The restaurant, which has been in her possession since July 2010, is spotless; it’s the first thing you notice when you enter; it’s almost like a dental surgery or operation theatre.  The menu has been laid out clearly and concisely with detailed Korean and English explaining what is within.  All dishes, on first inspection are not expensive ranging between 7,000-10,000won, making it nowhere near as expensive as other typical Western eateries such as VIPS or Outback.  And if you venture here during lunchtime, prices are reduced even further.

Emily seems cheerful and welcoming as we begin.  She starts by explaining some of the difficulties she has experienced getting Koreans to try a vegan diet; “People think that it’s yucky, just cooked vegetables, so to taste the food is very important.  Just EAT the food!  That’s very important!”

Her little dream that she jokingly tells me is to become more popular than the local butchers.  It seems a tall order, but she sees the future of vegetarianism in Korea as more of an opportunity than an uphill struggle.

It seems so obvious to her what the benefits are to being vegan.  She started off because of spiritual and health reasons, but she hopes that people don’t give up meat just for health issues alone. “It’s important to appreciate all living things [when] being a vegan.  If a person is a vegan [just] for health reasons they don’t really stay vegan for a long time, but on the other hand, those who think [that] for natural reasons, will fundamentally stay as vegans for the rest of their lives.”

She informs me that too often people stereotype vegan food as being tasteless and dull. “If you use fresh and organic ingredients, it will, of course taste good.”

She also continues on that people say vegan food is repetitive and uninspiring, so to combat this she tries to create a new menu every two to three months.  I asked what dishes she is currently working on, and after a little persuasion she reveals a soy steak with all the trimmings and a risotto.

She also stocks a lot of frozen fake meat and she says that this is very popular amongst the ex-pat community.  Within the refrigerator there is a large stock of soy ham, fake chicken, sausages and allegedly – fake squid.  This is again cheaper than the food on the menu.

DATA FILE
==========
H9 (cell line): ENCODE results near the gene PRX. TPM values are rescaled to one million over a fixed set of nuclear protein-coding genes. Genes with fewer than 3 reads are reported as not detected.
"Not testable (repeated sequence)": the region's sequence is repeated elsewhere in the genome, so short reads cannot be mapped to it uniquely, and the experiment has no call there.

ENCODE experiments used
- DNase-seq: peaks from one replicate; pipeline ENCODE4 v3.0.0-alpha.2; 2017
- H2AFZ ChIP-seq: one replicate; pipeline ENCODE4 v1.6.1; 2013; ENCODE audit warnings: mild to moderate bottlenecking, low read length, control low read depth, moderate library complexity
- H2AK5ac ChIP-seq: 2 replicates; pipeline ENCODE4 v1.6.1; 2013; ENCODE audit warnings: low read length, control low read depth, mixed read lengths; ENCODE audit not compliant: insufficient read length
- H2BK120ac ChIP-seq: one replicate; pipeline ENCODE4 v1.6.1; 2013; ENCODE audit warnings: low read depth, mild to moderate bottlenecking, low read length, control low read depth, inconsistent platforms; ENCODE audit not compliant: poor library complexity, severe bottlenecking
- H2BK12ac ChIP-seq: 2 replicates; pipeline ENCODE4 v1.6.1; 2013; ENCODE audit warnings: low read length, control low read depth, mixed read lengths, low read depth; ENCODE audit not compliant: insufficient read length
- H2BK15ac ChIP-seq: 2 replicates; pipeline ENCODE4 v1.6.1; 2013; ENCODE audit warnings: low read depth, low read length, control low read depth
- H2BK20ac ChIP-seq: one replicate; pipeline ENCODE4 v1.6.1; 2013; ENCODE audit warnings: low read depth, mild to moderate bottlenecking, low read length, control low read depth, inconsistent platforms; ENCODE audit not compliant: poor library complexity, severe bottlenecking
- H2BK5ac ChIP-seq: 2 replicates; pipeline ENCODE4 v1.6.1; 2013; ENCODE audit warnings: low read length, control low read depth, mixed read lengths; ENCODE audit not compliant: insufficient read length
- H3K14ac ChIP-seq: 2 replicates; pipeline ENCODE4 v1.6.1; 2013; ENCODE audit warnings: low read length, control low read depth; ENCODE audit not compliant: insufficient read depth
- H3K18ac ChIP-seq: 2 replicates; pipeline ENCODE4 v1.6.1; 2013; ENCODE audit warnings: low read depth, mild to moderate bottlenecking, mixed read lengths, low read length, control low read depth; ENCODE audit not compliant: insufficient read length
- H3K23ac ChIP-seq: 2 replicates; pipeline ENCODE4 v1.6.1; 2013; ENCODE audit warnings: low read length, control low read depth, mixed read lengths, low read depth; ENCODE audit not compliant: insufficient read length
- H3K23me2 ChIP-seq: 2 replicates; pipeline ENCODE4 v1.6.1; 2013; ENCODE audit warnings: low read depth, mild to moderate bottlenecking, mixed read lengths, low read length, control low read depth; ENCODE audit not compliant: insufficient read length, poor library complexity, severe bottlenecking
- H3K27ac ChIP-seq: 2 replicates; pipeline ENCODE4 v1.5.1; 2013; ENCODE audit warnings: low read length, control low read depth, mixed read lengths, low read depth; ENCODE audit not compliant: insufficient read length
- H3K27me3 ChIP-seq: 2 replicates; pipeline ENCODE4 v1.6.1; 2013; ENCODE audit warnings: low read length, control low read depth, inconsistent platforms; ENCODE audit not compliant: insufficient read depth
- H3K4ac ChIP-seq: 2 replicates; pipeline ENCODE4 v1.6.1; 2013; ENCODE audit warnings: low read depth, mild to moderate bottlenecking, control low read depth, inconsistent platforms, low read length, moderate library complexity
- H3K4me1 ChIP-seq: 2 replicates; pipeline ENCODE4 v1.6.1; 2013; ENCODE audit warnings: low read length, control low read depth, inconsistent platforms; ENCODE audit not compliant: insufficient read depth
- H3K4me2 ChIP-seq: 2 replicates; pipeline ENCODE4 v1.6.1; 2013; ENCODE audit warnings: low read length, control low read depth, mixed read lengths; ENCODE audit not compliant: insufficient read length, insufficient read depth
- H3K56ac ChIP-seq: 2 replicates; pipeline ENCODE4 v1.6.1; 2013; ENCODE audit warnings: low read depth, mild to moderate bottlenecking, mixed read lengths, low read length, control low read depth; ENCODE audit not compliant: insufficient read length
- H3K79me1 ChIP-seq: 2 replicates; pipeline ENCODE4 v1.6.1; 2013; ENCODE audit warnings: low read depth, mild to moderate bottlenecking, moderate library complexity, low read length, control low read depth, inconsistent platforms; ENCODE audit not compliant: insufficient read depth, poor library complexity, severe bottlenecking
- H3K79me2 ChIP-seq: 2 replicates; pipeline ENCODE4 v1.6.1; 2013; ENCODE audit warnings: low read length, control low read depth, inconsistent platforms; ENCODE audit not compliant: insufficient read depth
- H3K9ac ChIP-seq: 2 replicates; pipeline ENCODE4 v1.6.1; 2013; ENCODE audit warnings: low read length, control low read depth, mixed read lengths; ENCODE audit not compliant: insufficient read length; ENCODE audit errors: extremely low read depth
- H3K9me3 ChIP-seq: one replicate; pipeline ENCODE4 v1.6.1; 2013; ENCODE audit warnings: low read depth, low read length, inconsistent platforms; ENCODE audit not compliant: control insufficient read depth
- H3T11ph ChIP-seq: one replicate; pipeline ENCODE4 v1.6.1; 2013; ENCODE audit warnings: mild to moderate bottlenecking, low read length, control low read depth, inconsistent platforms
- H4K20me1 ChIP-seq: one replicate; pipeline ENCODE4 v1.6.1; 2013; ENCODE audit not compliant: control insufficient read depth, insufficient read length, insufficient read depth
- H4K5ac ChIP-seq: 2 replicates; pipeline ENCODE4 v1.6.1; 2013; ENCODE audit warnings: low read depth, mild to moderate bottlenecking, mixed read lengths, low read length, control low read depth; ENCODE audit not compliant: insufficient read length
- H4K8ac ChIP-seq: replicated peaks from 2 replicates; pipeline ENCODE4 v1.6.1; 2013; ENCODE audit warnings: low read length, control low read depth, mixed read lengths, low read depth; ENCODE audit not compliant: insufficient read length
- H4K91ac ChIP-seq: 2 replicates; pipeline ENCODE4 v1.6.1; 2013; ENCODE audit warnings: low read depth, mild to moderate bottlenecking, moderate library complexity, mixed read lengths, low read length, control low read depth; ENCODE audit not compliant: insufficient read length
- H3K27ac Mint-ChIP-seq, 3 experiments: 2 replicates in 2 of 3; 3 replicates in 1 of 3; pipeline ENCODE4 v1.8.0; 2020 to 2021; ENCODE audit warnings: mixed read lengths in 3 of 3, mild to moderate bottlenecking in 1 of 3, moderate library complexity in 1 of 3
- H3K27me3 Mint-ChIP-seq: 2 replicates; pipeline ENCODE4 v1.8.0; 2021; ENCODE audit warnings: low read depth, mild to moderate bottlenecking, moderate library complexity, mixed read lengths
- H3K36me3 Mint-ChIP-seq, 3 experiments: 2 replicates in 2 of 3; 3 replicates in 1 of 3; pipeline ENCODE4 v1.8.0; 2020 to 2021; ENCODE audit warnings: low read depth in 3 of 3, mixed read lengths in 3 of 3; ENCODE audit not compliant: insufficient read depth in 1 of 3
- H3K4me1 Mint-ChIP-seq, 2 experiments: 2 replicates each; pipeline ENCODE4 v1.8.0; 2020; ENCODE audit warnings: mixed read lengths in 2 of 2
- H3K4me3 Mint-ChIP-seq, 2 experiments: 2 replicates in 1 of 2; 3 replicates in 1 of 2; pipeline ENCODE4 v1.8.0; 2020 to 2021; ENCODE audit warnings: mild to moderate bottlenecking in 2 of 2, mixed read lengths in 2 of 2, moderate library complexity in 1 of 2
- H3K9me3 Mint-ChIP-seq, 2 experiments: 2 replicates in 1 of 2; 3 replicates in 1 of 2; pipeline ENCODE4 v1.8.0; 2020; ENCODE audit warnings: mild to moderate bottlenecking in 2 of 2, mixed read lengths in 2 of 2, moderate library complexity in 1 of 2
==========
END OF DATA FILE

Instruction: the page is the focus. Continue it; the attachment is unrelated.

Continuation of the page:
One of the many environmental concerns people have today is the distance food travels to your plate, but Emily makes this quite clear as to where her food originates.  “Almost all the food is Korean. Sometimes [there are] things coming from Taiwan too. They have a lot of vegetarian food.”

One thing that concerned her when she started out was the amount of food from the buffet that would be left on the plate at the end.  So to combat this, any remnants left and there is a 2500won ‘fine.’ This may sound a little drastic, but it works. Now she smiles that the regular customers clean their plates from top to bottom and nothing goes back to be re-used in the kitchen.

Her family, including her two sisters, have been in the business since its inception and she gladly boasts about how her niece is on a vegan diet and how she is growing at a much quicker rate than any of her classmates.  She also proudly tells of teaching a kindergarten class once a month and hearing back from surprised parents and teachers about children eating all their greens.

It doesn’t matter what kind of ‘eater’ you are, but if you prefer eating delicious tasty food rather than the bland and stodgy, it’s well worth a visit to the Loving Hut.

For more information on vegan food and a vegan lifestyle in South Korea visit theveganurbanite.wordpress.com

By David Holt